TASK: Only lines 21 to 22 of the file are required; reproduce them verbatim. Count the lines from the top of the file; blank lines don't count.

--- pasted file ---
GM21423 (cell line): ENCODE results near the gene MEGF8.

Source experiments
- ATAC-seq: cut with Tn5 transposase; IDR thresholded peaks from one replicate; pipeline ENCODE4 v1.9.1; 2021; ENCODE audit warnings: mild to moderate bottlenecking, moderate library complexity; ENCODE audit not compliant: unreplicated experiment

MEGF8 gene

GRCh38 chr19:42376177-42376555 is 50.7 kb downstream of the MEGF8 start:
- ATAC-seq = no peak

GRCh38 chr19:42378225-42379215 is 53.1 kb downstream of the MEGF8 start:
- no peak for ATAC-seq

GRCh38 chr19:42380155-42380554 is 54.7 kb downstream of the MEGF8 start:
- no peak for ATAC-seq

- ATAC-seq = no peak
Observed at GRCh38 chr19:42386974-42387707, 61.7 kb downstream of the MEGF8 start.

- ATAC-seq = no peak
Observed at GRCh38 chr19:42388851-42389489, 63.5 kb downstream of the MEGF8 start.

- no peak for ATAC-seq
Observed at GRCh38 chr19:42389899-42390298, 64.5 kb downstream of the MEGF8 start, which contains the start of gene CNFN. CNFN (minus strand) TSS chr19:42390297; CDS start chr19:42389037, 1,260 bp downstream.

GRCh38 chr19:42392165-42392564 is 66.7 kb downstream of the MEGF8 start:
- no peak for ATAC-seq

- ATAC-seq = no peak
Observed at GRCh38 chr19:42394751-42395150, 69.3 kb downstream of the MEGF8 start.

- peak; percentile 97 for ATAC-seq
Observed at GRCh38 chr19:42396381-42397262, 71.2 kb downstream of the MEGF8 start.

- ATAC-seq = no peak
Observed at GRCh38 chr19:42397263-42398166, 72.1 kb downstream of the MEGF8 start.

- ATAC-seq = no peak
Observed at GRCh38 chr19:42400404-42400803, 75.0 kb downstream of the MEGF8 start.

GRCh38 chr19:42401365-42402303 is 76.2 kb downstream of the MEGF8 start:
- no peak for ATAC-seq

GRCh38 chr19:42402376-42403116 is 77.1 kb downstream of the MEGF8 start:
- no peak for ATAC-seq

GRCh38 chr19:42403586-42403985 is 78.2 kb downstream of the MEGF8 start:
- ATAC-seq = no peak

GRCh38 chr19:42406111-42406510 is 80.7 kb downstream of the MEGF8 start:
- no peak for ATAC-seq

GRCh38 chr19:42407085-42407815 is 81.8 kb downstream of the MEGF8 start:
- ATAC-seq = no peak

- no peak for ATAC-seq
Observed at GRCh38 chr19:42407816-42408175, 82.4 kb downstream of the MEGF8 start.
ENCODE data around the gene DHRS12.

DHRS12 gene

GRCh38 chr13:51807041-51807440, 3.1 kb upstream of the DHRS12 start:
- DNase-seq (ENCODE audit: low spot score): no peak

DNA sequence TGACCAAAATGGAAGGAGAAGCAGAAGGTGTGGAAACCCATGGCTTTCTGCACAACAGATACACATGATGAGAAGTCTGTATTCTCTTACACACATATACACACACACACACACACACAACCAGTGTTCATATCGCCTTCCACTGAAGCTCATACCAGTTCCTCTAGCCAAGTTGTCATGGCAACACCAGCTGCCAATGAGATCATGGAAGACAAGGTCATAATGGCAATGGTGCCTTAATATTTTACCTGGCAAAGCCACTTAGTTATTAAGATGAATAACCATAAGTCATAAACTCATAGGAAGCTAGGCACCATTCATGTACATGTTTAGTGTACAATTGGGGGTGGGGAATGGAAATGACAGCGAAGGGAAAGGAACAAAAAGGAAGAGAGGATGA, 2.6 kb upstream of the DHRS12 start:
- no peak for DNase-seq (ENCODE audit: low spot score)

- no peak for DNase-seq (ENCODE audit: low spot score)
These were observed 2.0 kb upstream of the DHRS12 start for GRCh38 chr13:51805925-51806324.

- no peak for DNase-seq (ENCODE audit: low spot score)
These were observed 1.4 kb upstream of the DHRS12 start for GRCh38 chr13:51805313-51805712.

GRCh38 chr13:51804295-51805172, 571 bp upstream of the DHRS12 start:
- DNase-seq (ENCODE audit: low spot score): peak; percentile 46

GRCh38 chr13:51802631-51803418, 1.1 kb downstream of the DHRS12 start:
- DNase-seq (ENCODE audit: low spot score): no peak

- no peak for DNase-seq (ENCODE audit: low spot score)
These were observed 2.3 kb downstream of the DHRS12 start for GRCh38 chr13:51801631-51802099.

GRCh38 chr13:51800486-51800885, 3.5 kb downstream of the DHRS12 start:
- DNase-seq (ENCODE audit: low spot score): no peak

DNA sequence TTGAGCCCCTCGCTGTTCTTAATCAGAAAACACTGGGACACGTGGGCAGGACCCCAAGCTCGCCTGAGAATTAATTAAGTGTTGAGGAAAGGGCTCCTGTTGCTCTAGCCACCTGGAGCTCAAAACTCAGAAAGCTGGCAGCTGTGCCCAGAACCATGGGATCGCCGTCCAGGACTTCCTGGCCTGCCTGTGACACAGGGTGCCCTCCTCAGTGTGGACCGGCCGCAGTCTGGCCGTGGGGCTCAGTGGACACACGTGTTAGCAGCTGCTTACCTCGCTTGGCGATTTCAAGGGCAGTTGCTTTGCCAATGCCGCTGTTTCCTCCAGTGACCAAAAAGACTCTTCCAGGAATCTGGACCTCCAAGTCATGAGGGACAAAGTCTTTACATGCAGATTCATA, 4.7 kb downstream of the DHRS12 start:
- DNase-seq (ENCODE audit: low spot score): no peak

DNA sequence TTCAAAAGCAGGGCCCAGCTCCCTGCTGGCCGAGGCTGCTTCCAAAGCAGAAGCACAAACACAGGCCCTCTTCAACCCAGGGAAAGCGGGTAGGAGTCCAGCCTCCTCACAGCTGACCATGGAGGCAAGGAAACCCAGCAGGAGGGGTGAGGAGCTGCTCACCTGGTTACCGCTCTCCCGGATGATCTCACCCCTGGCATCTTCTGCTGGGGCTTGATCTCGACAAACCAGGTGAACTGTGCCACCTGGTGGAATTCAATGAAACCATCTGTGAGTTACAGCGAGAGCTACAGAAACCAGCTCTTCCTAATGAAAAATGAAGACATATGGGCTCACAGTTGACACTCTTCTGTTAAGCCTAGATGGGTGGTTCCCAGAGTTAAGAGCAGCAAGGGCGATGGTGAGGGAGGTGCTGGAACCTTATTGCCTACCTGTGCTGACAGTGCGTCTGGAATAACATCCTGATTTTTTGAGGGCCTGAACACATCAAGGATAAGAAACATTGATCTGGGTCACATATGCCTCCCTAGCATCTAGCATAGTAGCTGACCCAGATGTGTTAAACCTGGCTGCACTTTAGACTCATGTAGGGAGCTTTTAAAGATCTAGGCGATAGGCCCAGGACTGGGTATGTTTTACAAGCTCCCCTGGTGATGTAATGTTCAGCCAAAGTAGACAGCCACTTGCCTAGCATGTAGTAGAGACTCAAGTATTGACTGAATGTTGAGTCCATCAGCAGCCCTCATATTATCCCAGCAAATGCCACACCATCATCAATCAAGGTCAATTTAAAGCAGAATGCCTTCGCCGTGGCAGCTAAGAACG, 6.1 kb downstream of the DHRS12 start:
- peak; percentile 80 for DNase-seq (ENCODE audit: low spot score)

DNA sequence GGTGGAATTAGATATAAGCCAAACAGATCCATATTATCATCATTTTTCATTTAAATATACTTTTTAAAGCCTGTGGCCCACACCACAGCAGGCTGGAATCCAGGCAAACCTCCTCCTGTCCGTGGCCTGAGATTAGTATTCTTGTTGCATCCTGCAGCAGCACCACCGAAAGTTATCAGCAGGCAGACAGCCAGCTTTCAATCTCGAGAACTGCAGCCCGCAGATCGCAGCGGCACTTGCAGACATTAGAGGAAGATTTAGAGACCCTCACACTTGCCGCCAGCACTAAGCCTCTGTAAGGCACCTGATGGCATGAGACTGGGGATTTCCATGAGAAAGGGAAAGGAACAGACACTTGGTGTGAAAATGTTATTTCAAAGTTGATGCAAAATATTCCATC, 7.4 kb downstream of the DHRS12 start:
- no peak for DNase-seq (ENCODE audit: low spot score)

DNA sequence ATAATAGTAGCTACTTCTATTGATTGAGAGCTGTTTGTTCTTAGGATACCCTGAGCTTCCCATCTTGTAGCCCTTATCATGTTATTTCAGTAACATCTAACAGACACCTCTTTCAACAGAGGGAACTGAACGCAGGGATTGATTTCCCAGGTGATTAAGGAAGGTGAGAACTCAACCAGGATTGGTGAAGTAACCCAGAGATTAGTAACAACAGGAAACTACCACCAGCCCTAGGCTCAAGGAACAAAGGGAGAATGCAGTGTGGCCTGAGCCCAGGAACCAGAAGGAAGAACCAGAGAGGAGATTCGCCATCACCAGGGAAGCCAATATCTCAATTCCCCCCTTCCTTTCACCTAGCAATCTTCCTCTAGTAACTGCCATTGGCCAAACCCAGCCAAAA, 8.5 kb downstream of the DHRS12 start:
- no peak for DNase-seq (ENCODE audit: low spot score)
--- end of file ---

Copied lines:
- peak; percentile 97 for ATAC-seq
Observed at GRCh38 chr19:42396381-42397262, 71.2 kb downstream of the MEGF8 start.